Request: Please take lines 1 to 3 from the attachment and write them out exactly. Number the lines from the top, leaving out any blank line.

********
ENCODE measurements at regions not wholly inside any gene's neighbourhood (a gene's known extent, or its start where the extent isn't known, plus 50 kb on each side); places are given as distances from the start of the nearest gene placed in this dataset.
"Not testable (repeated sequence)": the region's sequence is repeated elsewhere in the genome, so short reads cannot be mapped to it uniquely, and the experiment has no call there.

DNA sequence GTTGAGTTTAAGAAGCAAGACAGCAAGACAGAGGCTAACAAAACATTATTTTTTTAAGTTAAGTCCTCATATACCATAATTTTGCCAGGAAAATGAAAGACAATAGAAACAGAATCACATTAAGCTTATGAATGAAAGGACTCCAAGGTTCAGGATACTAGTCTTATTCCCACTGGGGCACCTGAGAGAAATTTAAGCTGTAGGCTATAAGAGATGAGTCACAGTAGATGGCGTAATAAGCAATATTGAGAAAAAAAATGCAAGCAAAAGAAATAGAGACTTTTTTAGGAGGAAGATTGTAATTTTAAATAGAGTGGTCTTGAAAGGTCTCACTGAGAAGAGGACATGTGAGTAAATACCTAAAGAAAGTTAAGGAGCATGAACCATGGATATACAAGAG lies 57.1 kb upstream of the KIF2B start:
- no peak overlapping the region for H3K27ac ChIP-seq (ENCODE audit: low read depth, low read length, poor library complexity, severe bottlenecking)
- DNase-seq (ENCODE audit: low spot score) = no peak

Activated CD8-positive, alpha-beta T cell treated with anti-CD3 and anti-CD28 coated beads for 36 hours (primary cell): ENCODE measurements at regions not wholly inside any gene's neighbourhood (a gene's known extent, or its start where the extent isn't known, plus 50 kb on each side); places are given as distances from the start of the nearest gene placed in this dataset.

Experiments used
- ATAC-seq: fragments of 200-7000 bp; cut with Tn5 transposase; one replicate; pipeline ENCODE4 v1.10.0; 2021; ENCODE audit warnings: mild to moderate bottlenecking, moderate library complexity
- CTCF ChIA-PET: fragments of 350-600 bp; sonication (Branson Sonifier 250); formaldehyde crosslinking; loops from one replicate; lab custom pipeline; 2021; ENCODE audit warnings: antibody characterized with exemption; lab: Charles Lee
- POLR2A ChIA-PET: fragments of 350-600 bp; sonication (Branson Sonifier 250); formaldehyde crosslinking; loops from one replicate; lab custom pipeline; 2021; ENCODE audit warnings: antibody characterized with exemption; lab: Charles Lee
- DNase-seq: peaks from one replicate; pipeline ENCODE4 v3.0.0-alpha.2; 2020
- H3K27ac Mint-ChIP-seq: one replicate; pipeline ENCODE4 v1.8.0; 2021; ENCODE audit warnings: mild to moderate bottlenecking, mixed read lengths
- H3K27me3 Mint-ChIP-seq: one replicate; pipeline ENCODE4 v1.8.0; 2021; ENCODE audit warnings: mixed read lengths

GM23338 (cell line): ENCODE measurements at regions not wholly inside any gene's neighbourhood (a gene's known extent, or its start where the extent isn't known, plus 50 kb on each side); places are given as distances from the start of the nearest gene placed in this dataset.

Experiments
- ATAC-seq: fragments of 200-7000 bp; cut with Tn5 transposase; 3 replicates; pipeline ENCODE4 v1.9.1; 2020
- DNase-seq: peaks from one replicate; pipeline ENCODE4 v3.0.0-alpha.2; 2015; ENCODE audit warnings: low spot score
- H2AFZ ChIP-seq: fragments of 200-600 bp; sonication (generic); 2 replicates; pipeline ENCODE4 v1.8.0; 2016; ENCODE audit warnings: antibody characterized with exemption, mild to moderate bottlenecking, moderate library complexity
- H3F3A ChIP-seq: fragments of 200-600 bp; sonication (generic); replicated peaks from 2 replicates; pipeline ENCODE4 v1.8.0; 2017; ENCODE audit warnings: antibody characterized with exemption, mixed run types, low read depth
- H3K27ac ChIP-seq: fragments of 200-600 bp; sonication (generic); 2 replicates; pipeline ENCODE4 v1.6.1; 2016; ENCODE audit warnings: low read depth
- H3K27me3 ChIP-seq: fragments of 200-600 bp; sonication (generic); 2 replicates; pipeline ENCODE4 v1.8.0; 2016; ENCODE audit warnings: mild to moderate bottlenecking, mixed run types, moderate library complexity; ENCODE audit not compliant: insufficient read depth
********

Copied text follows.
ENCODE measurements at regions not wholly inside any gene's neighbourhood (a gene's known extent, or its start where the extent isn't known, plus 50 kb on each side); places are given as distances from the start of the nearest gene placed in this dataset.
"Not testable (repeated sequence)": the region's sequence is repeated elsewhere in the genome, so short reads cannot be mapped to it uniquely, and the experiment has no call there.

DNA sequence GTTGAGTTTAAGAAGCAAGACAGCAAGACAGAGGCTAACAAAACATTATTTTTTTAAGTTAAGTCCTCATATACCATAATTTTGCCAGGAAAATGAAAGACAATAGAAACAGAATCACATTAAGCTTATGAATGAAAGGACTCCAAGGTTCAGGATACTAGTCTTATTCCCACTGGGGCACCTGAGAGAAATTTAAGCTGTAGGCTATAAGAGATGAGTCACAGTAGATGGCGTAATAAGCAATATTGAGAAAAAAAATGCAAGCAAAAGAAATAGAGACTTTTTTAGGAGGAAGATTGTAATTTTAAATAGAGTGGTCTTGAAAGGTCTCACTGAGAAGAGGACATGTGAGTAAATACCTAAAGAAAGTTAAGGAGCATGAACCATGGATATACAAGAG lies 57.1 kb upstream of the KIF2B start: